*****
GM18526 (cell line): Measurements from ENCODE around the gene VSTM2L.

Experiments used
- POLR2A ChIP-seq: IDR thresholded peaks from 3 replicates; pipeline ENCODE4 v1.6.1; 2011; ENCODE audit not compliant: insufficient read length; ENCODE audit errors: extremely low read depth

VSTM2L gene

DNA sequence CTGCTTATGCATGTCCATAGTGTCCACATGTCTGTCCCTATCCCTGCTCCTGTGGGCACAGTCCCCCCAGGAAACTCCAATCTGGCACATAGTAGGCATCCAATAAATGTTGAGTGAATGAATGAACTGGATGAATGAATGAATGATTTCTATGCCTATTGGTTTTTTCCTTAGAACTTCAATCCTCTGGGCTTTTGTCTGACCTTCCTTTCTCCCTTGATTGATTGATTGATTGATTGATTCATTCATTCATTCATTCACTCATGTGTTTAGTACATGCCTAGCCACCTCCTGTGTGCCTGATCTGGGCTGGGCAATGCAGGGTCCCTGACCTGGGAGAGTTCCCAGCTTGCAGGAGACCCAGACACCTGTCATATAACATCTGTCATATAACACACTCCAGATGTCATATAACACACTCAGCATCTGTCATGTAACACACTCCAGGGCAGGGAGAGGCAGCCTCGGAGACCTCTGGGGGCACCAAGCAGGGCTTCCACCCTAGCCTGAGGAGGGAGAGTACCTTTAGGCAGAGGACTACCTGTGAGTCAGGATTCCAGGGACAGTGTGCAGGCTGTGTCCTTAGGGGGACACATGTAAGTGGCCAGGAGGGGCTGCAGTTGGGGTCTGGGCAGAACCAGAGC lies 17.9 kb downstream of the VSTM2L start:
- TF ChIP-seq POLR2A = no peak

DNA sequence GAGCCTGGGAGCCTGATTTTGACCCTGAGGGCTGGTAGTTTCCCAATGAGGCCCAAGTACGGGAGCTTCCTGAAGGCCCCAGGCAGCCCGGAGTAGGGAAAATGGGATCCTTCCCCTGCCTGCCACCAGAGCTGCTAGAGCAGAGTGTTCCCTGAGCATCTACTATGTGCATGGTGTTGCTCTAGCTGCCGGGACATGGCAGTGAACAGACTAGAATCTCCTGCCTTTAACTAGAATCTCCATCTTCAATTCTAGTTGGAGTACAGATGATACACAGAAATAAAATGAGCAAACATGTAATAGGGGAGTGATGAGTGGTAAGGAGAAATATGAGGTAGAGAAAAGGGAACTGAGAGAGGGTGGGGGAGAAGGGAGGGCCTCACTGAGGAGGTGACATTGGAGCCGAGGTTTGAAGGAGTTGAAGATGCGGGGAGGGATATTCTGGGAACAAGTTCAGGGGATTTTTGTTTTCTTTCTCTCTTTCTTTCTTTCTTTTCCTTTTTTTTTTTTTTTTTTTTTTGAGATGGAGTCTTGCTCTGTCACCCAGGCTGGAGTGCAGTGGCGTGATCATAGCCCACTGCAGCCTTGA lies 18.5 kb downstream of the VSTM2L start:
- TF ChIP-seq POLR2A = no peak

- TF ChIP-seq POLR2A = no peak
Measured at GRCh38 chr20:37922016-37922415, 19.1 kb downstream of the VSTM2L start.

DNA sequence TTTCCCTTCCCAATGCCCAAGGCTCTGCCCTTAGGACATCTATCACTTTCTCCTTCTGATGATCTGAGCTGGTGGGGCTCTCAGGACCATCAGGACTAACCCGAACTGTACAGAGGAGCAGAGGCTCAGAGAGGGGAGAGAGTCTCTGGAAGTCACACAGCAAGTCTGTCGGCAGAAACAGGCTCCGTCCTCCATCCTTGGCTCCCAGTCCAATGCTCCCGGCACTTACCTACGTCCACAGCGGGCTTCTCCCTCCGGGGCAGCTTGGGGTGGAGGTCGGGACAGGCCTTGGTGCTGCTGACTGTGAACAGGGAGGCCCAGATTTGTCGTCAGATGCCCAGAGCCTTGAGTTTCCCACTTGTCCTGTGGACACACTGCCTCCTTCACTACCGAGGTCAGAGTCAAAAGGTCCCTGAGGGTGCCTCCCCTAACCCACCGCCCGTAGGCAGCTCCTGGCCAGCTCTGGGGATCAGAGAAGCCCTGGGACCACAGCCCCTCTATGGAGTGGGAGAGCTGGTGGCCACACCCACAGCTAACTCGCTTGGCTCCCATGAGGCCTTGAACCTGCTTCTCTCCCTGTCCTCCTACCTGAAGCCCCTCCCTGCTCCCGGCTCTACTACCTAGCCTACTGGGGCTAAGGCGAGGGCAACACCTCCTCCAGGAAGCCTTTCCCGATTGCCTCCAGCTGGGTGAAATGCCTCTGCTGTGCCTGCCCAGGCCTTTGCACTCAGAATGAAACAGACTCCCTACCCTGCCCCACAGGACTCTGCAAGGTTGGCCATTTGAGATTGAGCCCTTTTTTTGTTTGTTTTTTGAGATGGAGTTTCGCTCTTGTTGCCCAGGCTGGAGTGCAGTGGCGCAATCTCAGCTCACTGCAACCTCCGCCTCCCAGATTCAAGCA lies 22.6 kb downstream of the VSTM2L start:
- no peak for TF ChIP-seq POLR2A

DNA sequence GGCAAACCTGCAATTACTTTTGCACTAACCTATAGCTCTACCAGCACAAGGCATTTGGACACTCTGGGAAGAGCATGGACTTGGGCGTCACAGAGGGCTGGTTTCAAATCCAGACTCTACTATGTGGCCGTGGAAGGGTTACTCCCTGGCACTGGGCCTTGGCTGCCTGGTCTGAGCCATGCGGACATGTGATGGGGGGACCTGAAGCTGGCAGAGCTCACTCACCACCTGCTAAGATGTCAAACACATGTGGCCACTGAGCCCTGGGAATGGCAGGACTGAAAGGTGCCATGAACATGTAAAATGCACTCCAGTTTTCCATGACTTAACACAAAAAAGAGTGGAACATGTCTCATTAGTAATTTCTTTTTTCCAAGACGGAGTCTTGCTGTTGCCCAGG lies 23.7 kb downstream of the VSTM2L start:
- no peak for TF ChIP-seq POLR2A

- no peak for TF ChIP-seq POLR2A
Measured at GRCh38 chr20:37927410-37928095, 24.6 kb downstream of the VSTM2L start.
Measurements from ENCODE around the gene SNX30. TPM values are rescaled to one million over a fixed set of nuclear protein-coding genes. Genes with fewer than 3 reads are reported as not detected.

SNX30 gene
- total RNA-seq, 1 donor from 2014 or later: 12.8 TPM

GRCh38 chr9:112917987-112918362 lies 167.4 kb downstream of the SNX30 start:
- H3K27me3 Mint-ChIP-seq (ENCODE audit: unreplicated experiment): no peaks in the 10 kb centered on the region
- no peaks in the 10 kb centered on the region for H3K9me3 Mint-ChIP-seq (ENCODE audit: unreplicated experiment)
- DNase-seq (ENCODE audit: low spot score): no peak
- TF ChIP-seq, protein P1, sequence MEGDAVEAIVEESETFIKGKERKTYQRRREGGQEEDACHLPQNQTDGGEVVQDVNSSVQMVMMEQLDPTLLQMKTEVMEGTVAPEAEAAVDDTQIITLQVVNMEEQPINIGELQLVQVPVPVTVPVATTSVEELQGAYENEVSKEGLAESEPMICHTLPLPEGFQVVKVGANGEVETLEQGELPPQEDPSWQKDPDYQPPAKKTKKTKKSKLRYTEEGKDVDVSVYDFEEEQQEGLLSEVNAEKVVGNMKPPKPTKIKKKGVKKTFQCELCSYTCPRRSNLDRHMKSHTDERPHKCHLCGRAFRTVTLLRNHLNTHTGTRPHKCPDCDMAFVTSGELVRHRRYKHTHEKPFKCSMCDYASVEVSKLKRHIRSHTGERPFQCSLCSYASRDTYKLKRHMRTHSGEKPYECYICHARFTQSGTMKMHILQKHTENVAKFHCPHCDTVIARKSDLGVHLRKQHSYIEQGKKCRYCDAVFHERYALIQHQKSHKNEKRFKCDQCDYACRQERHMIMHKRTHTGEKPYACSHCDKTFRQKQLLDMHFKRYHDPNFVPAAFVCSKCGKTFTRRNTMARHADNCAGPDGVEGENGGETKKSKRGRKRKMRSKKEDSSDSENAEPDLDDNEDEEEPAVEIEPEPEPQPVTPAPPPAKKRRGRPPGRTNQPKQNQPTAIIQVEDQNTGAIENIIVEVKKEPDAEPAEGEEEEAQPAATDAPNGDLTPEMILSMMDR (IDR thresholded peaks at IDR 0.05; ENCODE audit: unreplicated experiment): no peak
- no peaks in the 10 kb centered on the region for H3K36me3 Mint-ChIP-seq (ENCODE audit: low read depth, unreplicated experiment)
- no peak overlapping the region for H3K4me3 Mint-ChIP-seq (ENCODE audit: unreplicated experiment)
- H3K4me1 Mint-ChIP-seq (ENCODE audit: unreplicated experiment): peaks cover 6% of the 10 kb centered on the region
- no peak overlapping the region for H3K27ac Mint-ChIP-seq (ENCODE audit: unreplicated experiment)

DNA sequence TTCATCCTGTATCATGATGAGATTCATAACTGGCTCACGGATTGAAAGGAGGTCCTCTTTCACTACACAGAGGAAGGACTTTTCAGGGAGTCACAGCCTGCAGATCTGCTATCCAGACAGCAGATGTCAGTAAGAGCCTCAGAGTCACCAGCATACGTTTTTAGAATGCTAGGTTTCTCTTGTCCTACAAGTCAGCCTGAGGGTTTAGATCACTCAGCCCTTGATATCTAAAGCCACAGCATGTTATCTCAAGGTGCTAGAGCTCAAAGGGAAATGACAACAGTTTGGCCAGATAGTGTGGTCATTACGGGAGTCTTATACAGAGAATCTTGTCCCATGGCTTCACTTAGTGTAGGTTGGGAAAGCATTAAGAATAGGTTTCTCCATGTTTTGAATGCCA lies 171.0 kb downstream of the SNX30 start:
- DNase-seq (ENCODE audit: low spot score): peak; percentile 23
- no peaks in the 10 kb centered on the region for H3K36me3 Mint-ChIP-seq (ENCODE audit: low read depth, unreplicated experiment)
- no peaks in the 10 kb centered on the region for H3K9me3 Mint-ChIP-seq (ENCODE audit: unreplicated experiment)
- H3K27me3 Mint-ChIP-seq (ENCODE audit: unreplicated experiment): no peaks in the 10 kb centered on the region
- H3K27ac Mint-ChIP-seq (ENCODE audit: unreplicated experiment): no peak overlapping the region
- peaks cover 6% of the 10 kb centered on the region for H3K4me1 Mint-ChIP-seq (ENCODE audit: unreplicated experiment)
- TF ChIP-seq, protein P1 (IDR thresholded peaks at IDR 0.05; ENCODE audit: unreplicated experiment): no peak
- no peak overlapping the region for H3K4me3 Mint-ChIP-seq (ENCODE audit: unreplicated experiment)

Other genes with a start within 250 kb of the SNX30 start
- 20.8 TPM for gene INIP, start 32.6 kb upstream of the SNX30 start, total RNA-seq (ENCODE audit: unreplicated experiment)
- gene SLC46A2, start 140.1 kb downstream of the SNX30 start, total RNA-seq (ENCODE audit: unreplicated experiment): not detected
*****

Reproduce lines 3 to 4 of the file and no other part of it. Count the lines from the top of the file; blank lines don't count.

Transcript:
- POLR2A ChIP-seq: IDR thresholded peaks from 3 replicates; pipeline ENCODE4 v1.6.1; 2011; ENCODE audit not compliant: insufficient read length; ENCODE audit errors: extremely low read depth

VSTM2L gene